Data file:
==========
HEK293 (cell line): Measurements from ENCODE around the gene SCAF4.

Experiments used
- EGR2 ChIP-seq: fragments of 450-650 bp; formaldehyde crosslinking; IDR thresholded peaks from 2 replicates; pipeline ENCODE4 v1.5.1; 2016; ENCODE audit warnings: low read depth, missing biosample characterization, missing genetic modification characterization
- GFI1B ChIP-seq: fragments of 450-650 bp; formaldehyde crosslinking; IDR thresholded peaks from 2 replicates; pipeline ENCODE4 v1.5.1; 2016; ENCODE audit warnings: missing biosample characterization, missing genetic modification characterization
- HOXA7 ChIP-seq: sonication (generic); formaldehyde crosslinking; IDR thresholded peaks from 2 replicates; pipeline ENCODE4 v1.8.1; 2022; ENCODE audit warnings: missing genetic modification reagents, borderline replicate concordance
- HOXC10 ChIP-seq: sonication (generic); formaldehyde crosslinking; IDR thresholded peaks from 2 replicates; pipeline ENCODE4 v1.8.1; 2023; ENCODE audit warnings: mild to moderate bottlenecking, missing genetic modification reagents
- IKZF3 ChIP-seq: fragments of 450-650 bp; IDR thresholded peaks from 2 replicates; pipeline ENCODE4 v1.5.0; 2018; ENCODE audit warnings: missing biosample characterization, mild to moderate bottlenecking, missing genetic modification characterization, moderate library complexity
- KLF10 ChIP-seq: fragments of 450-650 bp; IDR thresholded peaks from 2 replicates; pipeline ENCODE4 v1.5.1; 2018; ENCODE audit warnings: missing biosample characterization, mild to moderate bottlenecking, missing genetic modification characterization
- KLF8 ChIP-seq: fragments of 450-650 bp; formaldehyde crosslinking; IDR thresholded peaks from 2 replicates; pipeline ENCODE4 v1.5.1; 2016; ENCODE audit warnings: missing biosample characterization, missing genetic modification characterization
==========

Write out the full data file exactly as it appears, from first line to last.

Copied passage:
HEK293 (cell line): Measurements from ENCODE around the gene SCAF4.

Experiments used
- EGR2 ChIP-seq: fragments of 450-650 bp; formaldehyde crosslinking; IDR thresholded peaks from 2 replicates; pipeline ENCODE4 v1.5.1; 2016; ENCODE audit warnings: low read depth, missing biosample characterization, missing genetic modification characterization
- GFI1B ChIP-seq: fragments of 450-650 bp; formaldehyde crosslinking; IDR thresholded peaks from 2 replicates; pipeline ENCODE4 v1.5.1; 2016; ENCODE audit warnings: missing biosample characterization, missing genetic modification characterization
- HOXA7 ChIP-seq: sonication (generic); formaldehyde crosslinking; IDR thresholded peaks from 2 replicates; pipeline ENCODE4 v1.8.1; 2022; ENCODE audit warnings: missing genetic modification reagents, borderline replicate concordance
- HOXC10 ChIP-seq: sonication (generic); formaldehyde crosslinking; IDR thresholded peaks from 2 replicates; pipeline ENCODE4 v1.8.1; 2023; ENCODE audit warnings: mild to moderate bottlenecking, missing genetic modification reagents
- IKZF3 ChIP-seq: fragments of 450-650 bp; IDR thresholded peaks from 2 replicates; pipeline ENCODE4 v1.5.0; 2018; ENCODE audit warnings: missing biosample characterization, mild to moderate bottlenecking, missing genetic modification characterization, moderate library complexity
- KLF10 ChIP-seq: fragments of 450-650 bp; IDR thresholded peaks from 2 replicates; pipeline ENCODE4 v1.5.1; 2018; ENCODE audit warnings: missing biosample characterization, mild to moderate bottlenecking, missing genetic modification characterization
- KLF8 ChIP-seq: fragments of 450-650 bp; formaldehyde crosslinking; IDR thresholded peaks from 2 replicates; pipeline ENCODE4 v1.5.1; 2016; ENCODE audit warnings: missing biosample characterization, missing genetic modification characterization